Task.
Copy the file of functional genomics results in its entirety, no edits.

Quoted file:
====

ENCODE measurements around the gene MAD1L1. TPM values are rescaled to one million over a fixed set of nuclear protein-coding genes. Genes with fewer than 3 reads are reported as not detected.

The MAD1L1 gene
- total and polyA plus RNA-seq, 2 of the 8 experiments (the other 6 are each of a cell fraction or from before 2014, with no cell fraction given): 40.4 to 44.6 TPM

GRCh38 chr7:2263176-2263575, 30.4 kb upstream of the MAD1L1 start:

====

ENCODE measurements around the gene MAD1L1. TPM values are rescaled to one million over a fixed set of nuclear protein-coding genes. Genes with fewer than 3 reads are reported as not detected.

The MAD1L1 gene
- total and polyA plus RNA-seq, 2 of the 8 experiments (the other 6 are each of a cell fraction or from before 2014, with no cell fraction given): 40.4 to 44.6 TPM

GRCh38 chr7:2263176-2263575, 30.4 kb upstream of the MAD1L1 start: